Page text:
November 20, 2012 at 2:31 am |
    • Vern Sawyer

      I agree, it's way better now than it used to be.

      November 20, 2012 at 3:53 am |
      • betatrash

        i hope you enjoy your liver disease.

        November 20, 2012 at 7:23 am |
        • Vern Sawyer

          Don't be such a sourpuss. This time of year is about bacchanalian gluttony!

          November 20, 2012 at 8:10 am |
        • Vern Sawyer

          Also I hope you enjoy being unhappy, because Thanksgiving is only going to become more spectacularly wasteful for the rest of your life. My liver will be as healthy as the day I was born in a few months, you're just going to become more and more miserable as the holiday becomes more like it is. And since when was it ever about helping the needy? Throughout the lives of me, my parents, and my grandparents, it's primarily been about eating. You, like many unhappy people, are simply looking for one more thing to be unhappy about. Also, real classy, mocking someone else's medical issues.

          November 20, 2012 at 8:42 am |
    • Jerv

      Betatrash, not at all surprised at your ugly comment given your description of modern Thanksgiving.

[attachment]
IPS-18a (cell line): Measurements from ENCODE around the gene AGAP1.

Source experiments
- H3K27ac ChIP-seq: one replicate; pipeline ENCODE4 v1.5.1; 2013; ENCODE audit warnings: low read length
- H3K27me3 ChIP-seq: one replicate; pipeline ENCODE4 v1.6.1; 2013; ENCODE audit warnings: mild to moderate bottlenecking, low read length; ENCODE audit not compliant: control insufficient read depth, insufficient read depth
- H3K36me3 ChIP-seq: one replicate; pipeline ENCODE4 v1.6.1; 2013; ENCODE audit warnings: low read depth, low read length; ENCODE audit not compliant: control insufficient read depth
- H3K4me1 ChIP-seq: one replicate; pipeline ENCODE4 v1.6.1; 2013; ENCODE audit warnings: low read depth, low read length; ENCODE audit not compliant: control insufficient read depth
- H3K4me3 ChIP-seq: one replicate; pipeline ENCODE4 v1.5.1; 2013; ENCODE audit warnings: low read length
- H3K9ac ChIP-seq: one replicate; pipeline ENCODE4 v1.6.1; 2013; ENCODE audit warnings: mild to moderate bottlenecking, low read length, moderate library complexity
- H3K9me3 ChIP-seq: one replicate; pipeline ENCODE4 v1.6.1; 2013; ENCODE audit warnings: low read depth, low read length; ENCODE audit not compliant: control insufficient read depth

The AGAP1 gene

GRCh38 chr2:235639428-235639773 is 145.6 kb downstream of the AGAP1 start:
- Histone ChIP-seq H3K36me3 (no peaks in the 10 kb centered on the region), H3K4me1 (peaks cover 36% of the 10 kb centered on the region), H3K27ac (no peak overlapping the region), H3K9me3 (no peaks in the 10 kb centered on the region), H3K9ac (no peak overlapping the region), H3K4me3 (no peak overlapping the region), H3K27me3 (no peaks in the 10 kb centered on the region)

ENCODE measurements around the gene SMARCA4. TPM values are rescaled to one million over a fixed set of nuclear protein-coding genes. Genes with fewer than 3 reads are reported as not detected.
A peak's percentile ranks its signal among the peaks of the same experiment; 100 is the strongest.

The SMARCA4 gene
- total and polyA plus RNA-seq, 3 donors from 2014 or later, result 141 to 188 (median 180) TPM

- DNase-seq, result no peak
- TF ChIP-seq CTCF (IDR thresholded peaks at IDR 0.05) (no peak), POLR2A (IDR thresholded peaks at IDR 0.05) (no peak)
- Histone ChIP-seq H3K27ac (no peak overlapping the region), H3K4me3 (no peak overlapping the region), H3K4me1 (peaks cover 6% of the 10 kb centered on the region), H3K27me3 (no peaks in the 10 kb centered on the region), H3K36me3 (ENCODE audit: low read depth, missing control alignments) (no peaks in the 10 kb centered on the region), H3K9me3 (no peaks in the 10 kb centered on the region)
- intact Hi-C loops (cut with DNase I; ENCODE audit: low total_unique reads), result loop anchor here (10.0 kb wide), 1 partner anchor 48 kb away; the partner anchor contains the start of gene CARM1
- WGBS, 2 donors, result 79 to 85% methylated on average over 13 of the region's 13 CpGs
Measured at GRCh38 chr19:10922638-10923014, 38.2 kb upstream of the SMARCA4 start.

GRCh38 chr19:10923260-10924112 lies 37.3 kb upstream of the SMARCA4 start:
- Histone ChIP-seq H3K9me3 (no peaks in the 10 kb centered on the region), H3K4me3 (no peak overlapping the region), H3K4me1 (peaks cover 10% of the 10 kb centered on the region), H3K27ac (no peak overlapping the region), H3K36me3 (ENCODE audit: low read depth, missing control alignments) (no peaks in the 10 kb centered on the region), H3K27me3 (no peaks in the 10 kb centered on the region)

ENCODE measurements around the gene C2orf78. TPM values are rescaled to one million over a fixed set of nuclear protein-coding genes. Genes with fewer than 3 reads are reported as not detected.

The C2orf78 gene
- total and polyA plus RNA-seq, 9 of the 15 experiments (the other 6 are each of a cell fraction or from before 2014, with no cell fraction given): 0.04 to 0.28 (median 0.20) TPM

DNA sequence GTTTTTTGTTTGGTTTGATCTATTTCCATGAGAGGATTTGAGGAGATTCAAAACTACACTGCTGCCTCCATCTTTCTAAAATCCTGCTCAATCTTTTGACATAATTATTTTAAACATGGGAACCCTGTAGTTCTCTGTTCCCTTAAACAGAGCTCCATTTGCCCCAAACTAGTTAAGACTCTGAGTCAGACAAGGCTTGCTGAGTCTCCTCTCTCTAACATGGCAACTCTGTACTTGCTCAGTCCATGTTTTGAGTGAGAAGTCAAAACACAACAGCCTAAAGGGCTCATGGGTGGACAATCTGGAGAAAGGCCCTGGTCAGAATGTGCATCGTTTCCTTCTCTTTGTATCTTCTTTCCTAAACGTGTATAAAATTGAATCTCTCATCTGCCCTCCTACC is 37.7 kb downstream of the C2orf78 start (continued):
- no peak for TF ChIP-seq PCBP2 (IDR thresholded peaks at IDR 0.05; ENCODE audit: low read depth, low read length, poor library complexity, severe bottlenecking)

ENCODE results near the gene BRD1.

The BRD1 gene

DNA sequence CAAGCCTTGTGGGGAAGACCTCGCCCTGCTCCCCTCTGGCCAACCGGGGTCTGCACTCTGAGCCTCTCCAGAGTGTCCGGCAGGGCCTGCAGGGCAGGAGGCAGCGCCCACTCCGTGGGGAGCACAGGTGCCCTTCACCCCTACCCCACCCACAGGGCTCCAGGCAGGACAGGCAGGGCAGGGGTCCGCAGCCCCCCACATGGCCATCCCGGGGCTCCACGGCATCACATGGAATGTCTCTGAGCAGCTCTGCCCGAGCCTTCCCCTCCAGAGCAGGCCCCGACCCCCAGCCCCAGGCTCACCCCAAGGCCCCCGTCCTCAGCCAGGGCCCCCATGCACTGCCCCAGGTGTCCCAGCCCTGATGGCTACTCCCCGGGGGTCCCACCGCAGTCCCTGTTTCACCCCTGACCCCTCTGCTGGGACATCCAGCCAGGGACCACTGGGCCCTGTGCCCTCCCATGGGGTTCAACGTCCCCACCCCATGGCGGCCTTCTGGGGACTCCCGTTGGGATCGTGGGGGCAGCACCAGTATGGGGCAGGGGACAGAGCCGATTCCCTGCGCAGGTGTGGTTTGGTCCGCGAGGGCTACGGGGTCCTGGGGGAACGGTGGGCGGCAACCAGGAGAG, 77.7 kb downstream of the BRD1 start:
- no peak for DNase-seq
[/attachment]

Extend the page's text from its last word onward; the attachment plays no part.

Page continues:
November 20, 2012 at 8:32 am |
  3. Vern Sawyer

    I can't have any alcohol for the next 3 to 4 months thanks to fatty liver disease. This makes me a Grumpy Gus, especially since I adore champagne. I guess the moral of the story is don't drink everclear every day for two months straight.

    November 20, 2012 at 2:14 am |
  4. GBOW

    Red Wine... I love it.

    November 20, 2012 at 1:45 am |
  5. lane

    Beaujolais Noveau! Duh

    November 20, 2012 at 1:40 am |
  6. Lambrusco Day

    "Forget the image you have of Lambrusco as insipidly sweet and fizzy. This traditionally styled Lambrusco (from Italy’s Emilia-Romagna region) has the dark berry fruit and tangy zip of a good Italian red, with the lively effervescence of a sparkling wine." ....and – like all authentic Lambruscos – a minimum of 11% alcohol!

    November 19, 2012 at 11:45 pm |
  7. Jason

    You know what goes better with Thanksgiving dinner than sparkling wine? A good abbey style Belgian beer.

    November 19, 2012 at 11:41 pm |
    • JR

      Amen. I agree. A couple of bottles of Chimay are great with pretty much anything.

      November 20, 2012 at 1:00 am |